Mental Illness: Fever Of Unknown Origin

Fiction. Reality. Both mirror each other in many ways.
I just watched a show where a serial killer was targeting the mentally ill. He viewed it as mercy killing because anyone with bipolar, borderline, schizophrenia et al has the potential for violence and live miserable lives in general.
In light of my current state….
It makes me want to scream I AM NOT MENTALLY ILL.
Denial to eliminate oneself from a targeted group seems a fairly natural reflex (even if threat is fictional.)
It would be a lie. I don’t like being mentally ill. I spent many years denying it. But if the true meaning of insanity is doing the same thing over and over and expecting a different outcome…Maybe learning to accept my own limitations and faulty wiring signifies I’ve broken the cycle and stopped the true insanity.

For all that we have become, as a so called prozac nation, the ignorance is still rampant about the mentally ill. The stigma attached remains as if mentally ill people should all be placed in an isolated colony like lepers. Because if we aren’t dangerous and wearing tin foil hats while walking naked down interstates, then obviously we’re not really ill but in the event we are and it might be contagious…
I think one of my biggest issues is the blanket notion that mental illness is a synonym for “dangerous” or “violent”.
In my case, I am so panicked by conflict, so determined to use my brain instead of fists, I’m far less a threat than most of the non mentally ill people i know. They have zero qualms throwing a punch or committing a full out assault. But they’re not mentally ill and they were made angry so it’s okay for them, they don’t get labeled as dangerous.
Ludicrous.

I don’t think big pharma or pill pushing doctors or even malingerers who think a week of being sad equals chronic depression are the problem with the mental healthcare system. (What little one we have that is affordable and competent to those of us not rolling in money and excellent health coverage.)
The biggest problem is plain old ignorance.
Information and knowledge are power. Yet I see very few people out there with any true power based on their utter lack of information and knowledge on mental illness.
If you want to know about mental illness, you can read some literature, some case studies. You can get sage answers from yahoo (note the utter sarcasm). But if you really wanted to learn and be educated…You’d ask someone who has a mental disability.
They are the only ones who can tell you what it is like to walk in their shoes.

I don’t see it happening, though. So much misinformation and ignorant attitudes are out in the world, it would never occur to those not in the know to directly ask a mentally ill person, “So, what’s it like? Do you hear voices or do you see aliens dancing the chacha while juggling tiki torches…”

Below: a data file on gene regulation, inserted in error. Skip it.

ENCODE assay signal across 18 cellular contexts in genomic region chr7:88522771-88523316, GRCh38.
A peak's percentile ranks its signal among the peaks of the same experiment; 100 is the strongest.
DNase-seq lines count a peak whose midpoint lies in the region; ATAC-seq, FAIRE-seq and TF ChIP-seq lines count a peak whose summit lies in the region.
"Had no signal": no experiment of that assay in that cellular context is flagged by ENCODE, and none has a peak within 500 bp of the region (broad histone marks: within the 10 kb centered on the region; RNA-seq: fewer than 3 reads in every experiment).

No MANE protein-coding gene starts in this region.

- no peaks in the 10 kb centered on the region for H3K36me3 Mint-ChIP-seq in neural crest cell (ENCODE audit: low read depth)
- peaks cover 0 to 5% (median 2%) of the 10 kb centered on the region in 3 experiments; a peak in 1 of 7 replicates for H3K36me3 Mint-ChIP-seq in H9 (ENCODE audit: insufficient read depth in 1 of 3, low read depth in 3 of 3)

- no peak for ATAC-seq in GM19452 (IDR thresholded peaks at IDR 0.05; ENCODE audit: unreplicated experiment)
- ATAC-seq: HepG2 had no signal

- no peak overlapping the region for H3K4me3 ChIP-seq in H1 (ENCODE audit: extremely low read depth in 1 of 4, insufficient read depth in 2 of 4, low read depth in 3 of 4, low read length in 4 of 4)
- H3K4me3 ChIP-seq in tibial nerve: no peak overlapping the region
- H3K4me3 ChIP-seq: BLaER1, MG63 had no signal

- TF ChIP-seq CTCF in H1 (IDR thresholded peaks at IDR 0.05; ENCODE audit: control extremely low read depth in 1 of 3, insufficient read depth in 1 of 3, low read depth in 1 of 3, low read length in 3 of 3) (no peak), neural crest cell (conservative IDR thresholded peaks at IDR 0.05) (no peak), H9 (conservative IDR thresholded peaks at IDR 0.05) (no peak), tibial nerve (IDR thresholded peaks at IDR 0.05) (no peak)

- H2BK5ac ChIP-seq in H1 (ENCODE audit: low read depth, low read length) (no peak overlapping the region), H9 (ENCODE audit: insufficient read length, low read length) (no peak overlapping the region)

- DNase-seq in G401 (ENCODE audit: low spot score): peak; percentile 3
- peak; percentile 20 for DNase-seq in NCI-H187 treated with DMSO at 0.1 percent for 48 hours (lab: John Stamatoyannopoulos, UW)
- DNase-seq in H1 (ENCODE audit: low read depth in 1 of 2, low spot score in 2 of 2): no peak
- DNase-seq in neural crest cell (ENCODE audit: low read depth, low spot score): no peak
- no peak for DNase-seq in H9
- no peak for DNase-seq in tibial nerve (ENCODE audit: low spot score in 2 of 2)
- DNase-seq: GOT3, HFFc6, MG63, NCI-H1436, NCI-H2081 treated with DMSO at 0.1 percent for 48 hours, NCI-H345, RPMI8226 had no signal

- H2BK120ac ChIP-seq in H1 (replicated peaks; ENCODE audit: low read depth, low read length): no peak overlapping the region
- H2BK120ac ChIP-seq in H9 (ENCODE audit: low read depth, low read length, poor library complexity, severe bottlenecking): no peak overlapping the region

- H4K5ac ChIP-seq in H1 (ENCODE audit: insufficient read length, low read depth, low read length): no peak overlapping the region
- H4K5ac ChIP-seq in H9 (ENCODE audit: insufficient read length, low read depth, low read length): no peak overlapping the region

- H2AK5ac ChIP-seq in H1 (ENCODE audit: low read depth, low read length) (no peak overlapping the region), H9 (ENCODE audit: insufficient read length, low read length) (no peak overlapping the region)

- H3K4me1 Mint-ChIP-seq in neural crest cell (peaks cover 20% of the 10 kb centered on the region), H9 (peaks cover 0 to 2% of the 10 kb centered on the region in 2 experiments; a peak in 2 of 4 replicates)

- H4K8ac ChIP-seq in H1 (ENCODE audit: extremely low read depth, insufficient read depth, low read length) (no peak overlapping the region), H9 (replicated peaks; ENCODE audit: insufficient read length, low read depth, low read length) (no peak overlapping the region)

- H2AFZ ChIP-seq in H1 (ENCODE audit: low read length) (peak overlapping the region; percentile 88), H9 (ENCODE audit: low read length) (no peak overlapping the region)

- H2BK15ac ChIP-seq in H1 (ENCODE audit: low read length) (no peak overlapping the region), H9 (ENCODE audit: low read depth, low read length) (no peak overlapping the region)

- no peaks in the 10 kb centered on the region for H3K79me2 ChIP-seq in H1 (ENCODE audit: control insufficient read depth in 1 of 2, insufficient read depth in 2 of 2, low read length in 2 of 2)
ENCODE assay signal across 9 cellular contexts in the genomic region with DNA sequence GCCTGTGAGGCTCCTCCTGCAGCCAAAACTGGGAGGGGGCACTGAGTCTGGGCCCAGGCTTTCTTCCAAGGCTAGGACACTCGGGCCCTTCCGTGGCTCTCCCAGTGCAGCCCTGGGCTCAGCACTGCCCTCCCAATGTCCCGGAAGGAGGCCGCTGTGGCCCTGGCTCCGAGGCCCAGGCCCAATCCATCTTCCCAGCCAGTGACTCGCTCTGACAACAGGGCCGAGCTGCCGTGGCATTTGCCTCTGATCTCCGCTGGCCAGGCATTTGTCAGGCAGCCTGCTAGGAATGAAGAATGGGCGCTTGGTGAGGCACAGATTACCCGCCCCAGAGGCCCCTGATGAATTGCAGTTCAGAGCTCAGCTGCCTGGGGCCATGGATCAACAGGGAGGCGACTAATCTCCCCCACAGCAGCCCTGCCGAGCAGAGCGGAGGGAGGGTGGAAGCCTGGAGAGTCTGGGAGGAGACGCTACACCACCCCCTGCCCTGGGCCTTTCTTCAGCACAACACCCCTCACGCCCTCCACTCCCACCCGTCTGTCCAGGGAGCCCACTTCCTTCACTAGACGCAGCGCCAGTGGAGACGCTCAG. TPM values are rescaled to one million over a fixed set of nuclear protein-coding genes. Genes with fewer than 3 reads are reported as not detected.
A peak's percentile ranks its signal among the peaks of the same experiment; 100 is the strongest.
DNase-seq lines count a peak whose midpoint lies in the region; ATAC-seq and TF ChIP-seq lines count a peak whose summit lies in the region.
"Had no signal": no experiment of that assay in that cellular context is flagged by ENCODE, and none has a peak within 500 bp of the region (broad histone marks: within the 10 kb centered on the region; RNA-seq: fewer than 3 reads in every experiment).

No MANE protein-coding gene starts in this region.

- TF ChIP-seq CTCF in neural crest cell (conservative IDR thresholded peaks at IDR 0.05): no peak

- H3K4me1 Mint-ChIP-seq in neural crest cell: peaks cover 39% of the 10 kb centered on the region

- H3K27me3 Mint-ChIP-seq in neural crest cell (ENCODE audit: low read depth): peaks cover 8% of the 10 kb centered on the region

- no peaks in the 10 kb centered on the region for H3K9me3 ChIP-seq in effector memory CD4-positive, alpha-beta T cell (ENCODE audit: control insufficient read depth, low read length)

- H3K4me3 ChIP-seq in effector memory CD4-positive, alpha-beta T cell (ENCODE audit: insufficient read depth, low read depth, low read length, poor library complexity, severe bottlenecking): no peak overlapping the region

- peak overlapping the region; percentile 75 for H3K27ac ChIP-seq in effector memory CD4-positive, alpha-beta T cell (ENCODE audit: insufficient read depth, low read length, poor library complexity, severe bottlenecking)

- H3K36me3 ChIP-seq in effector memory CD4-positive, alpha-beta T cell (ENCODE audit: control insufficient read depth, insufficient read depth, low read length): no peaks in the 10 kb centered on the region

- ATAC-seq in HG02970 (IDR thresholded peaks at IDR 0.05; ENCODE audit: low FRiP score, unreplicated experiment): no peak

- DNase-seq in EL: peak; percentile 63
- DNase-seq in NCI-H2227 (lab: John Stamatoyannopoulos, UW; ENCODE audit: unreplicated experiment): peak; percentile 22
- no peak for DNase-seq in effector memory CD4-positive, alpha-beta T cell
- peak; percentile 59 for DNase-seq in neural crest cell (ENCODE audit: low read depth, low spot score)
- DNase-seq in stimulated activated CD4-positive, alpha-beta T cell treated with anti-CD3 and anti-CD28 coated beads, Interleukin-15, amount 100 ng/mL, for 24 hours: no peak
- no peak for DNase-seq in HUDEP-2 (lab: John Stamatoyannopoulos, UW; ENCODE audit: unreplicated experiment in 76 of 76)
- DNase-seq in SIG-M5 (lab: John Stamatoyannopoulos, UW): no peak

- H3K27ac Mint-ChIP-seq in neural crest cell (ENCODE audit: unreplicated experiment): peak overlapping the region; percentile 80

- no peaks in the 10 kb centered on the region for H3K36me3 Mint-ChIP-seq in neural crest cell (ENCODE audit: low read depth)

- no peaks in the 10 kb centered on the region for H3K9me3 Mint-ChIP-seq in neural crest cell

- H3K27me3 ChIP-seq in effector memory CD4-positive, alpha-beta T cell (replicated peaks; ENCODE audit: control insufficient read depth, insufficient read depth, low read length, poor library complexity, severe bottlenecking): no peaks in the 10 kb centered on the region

Ok, humor break there, but point remains the same.
My former husband had a condition that formed tumors randomly inside and outside his body. I read the literature. I read his lengthy medical files. And then I asked him what it was like for him. You’d be surprised how the same conditions impact each individual differently. Literature and science cannot account for what one’s personal experience is.
Physically or mentally.

For me…I equate the bipolar disorder and all its ever changing episodes to having a fever. You know when you get the flu and have chills even though you’re burning up and you’re hungry but can’t keep anything down and your entire body aches and no amount of rest makes you feel less drained…And of course, you can’t talk yourself out of physical illness and most wouldn’t even have the audacity to suggest it. It would be, “Get some rest, take care of yourself.”
The instant it’s run its course, you eventually spring back to good health, fever gone, appetite back, body thermometer working properly.
And it stays that way until you catch the flu again.

That’s exactly what bipolar is like for me. When I am sick, it encompasses every aspect of my existence. It courses through me like a fever of unknown origin and it can last days, weeks, months.
Stable periods indicate it’s run its course and I can get back to life.
But like sickness of the body, sickness of the mind revisits and it takes a toll on every aspect of your existence.
So if you don’t have a mental illness but want to understand..Think of it that way next time you get the flu. How worn down, achy, uncomfortable, unable to function properly you are while sick. Then how nice it is when it clears your system and life can resume as normal.
Just imagine having the flu forty weeks of the year.
That’s what bipolar depression is like.

For me.
I won’t be arrogant enough to presume it’s like that for others. I just know for me, it doesn’t matter how functional my body is…A sick mind sending out the wrong signals that taint every thought and action….is no different than trying to function at a hundred percent when you’re running a fever of 104 and can’t keep food down.
All you can do is try your hardest and let it run its course.
At least with the body those fevers of unknown origin can eventually be traced down to a cause and dealt with.
With mental illness…You just go through life wishing your mind was as strong as your immune system. Being sick once or twice a year is way better than spending three quarters of the year with a debilitating illness.
Functionality for one quarter of every year of your life is not optimal.
It is for me, however, reality.
I go through life with raging fevers of unknown origin and my recovery periods are brief and few and far between.
I think I’d prefer chronic physical illness sometimes.
No one questions physical illness.
No believes mental illness because they can’t “see” it.

Fever of unknown origin. I don’t think there’s a more apt description for bipolar disorder.

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